Social Security benefits are synonymous with economic security for millions of Americans. Beneficiaries include those who are retired, disabled, or the families of retired, disabled or deceased workers. Today’s fraud article tells the story of a Charleston, West Virginia man, who committed Social Security fraud by participating in a scheme involving the falsification of a benefits application.
The Social Security Administration (SSA) reports that during 2018, approximately 63 million Americans will receive about one trillion dollars in Social Security benefits. The agency also states that survivors of deceased workers account for approximately 13 percent of the total benefits paid. Today’s fraudster benefited from a scheme that used the name of a deceased relative to apply for Social Security benefits. (The name used on the application belonged to another family member, who had died nearly two decades earlier.)
For those families who don’t have an adequate income, Social Security family benefits are a lifeline when a spouse or family member that collects benefits dies. The SSA explains family benefits well here, stating that spouses or children can receive a monthly payment of up to half of a worker’s full retirement benefit. There’s just one problem: Today’s fraudster wasn’t the spouse or child of the deceased family member.)
Apparently, this scam had been going on for quite some time. Today’s fraudster learned of and joined in on the illegal scheme about two decades ago. When his other participating family members died, he carried on the illegal scam by continuing to cash in on the deceased family member’s benefit checks. (Obviously, the fraudster and his other family members were not entitled to receive any of those SSA benefits.)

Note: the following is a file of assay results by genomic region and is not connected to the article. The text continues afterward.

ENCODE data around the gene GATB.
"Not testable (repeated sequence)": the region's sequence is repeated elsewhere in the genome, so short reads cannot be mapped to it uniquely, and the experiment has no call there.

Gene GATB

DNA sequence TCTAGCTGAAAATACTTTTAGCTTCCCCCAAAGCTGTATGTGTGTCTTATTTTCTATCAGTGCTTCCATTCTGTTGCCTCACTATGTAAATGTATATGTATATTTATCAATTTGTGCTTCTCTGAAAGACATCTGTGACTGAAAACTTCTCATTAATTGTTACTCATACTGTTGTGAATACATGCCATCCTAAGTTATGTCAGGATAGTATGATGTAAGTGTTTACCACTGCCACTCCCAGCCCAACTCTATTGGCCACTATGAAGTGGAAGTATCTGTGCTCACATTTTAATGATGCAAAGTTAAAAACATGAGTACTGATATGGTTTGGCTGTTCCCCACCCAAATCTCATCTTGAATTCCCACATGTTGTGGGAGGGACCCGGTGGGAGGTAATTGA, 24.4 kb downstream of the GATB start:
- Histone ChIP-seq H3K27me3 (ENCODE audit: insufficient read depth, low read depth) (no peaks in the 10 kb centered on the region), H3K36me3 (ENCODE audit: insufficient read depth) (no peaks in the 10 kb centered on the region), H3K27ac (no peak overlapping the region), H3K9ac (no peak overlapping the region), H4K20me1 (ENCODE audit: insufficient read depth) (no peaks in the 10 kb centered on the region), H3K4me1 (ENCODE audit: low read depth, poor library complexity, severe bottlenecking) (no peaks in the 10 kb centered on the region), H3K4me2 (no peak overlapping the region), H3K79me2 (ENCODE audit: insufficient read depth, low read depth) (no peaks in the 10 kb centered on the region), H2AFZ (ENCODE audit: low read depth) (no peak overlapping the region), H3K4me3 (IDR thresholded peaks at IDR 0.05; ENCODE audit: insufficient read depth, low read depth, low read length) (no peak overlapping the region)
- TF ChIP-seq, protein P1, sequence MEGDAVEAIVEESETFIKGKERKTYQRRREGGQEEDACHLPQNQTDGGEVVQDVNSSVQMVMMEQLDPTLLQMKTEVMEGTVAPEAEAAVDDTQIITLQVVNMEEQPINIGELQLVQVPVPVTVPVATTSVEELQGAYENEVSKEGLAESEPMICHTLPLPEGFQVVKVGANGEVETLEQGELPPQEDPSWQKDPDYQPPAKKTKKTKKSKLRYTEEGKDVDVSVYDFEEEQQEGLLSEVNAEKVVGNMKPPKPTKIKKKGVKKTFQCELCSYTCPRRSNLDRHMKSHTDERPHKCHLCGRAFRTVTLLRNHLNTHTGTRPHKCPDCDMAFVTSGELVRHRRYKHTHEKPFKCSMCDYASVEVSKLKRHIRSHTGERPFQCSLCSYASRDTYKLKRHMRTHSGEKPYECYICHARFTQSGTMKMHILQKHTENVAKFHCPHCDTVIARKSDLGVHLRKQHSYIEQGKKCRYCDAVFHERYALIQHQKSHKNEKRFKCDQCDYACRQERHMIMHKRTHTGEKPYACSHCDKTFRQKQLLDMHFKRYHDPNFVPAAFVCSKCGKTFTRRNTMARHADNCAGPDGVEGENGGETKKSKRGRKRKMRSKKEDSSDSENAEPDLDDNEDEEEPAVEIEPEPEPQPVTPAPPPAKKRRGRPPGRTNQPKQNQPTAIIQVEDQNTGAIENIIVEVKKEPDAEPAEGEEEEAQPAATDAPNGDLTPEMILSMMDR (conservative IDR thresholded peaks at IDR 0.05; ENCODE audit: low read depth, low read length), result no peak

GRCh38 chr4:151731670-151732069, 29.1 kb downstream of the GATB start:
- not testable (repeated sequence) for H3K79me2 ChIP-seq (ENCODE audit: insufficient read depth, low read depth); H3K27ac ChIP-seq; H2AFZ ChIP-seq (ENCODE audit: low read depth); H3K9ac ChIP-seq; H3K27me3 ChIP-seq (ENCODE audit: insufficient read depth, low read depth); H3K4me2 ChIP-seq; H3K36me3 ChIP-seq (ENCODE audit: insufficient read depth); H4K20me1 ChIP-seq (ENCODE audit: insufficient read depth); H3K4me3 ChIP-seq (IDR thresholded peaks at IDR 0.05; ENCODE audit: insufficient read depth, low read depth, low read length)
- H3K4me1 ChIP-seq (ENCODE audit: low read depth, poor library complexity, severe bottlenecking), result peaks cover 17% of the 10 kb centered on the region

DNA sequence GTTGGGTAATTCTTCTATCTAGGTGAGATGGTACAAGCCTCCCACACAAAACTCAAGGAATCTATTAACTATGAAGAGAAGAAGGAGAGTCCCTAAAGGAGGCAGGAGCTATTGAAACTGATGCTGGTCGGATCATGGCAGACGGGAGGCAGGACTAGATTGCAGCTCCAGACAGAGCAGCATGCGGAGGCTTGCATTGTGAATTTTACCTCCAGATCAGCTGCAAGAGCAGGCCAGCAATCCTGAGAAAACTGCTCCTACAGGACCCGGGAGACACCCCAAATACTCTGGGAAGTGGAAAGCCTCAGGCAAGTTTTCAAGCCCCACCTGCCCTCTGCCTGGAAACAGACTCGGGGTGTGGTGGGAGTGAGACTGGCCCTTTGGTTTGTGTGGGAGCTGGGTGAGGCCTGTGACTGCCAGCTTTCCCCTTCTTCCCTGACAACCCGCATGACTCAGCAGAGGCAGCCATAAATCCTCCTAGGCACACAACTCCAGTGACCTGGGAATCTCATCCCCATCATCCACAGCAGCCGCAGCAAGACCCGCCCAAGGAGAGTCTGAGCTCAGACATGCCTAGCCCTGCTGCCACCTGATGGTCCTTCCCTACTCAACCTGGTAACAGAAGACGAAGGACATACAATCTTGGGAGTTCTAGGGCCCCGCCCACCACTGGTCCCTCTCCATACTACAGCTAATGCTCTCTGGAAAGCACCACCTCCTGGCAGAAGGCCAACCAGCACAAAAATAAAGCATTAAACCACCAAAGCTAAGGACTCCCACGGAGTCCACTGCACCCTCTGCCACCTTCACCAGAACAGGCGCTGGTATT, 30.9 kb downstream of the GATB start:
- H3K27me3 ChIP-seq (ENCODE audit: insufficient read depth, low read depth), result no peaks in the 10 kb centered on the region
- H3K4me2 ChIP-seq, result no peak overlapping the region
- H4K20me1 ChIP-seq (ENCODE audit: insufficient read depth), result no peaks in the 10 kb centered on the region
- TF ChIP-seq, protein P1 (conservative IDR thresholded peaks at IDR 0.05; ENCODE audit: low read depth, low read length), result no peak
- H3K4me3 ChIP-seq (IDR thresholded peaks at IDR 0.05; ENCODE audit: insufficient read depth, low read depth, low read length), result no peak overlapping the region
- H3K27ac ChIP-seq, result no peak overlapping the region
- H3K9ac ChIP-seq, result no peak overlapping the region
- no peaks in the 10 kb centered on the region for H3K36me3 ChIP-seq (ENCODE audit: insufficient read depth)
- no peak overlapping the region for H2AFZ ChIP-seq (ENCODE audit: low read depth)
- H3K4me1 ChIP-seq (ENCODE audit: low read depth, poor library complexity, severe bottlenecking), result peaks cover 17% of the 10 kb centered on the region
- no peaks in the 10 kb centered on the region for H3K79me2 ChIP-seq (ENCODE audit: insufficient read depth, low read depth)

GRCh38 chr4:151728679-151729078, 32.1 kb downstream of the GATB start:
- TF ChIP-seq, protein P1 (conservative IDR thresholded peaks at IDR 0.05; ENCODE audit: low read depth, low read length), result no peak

The 58-year-old West Virginian pleaded guilty for his role in the family Social Security fraud scheme that dated back more than 30 years. Over the 20 years he was involved in the scheme, he helped his relatives cash in on $36,927 in Social Security benefits. (That amounts to about $153.86 a month. Was that amount of money really worth it? I think not.) He was sentenced to five years of probation and ordered to pay full restitution to the SSA.
Some families pride themselves in passing along their heritage to future generations. The heritage could be a philosophy or way of life or a family business, an estate or valuable possessions that have a special meaning to those who receive it. Today’s fraudster received a different kind of heritage from his forefathers – fraud. Let’s hope this illegal heritage has finally reached the end of the family line.
Today’s “Fraud of the Day” is based on an article entitled, “Charleston Man Sentenced for Social Security Fraud,” published by Charleston Gazette-Mail on October 11, 2017.
A Charleston man was sentenced in federal court Wednesday for his role in a Social Security fraud scheme dating back to 1986.
Thomas Bennett, 58, previously pleaded guilty to theft of public money. U.S. District Judge Thomas Johnston sentenced him to five years probation and was ordered to pay $36,927 in restitution for the fraud, according to a news release from U.S. Attorney Carol Casto’s office.